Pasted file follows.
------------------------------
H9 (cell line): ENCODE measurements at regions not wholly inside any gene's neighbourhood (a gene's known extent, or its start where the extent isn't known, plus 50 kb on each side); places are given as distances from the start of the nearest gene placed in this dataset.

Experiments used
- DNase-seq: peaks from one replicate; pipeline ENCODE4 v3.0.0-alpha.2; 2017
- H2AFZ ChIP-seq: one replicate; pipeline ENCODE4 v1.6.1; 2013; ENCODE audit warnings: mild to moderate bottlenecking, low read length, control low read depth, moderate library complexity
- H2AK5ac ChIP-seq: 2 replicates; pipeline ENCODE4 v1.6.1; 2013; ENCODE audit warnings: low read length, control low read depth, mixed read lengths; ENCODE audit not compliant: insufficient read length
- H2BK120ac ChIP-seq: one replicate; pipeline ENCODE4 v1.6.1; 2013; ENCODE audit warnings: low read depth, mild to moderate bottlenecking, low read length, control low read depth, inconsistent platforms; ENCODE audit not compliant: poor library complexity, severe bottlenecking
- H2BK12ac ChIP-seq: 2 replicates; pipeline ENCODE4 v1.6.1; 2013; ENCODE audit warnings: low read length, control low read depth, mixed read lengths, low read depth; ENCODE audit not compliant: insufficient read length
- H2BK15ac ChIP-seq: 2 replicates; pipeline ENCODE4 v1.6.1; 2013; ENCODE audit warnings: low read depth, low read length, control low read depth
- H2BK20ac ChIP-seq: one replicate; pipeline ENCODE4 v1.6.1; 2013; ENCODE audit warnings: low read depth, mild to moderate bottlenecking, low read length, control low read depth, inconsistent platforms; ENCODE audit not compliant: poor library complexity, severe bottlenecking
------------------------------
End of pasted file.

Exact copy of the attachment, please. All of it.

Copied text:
H9 (cell line): ENCODE measurements at regions not wholly inside any gene's neighbourhood (a gene's known extent, or its start where the extent isn't known, plus 50 kb on each side); places are given as distances from the start of the nearest gene placed in this dataset.

Experiments used
- DNase-seq: peaks from one replicate; pipeline ENCODE4 v3.0.0-alpha.2; 2017
- H2AFZ ChIP-seq: one replicate; pipeline ENCODE4 v1.6.1; 2013; ENCODE audit warnings: mild to moderate bottlenecking, low read length, control low read depth, moderate library complexity
- H2AK5ac ChIP-seq: 2 replicates; pipeline ENCODE4 v1.6.1; 2013; ENCODE audit warnings: low read length, control low read depth, mixed read lengths; ENCODE audit not compliant: insufficient read length
- H2BK120ac ChIP-seq: one replicate; pipeline ENCODE4 v1.6.1; 2013; ENCODE audit warnings: low read depth, mild to moderate bottlenecking, low read length, control low read depth, inconsistent platforms; ENCODE audit not compliant: poor library complexity, severe bottlenecking
- H2BK12ac ChIP-seq: 2 replicates; pipeline ENCODE4 v1.6.1; 2013; ENCODE audit warnings: low read length, control low read depth, mixed read lengths, low read depth; ENCODE audit not compliant: insufficient read length
- H2BK15ac ChIP-seq: 2 replicates; pipeline ENCODE4 v1.6.1; 2013; ENCODE audit warnings: low read depth, low read length, control low read depth
- H2BK20ac ChIP-seq: one replicate; pipeline ENCODE4 v1.6.1; 2013; ENCODE audit warnings: low read depth, mild to moderate bottlenecking, low read length, control low read depth, inconsistent platforms; ENCODE audit not compliant: poor library complexity, severe bottlenecking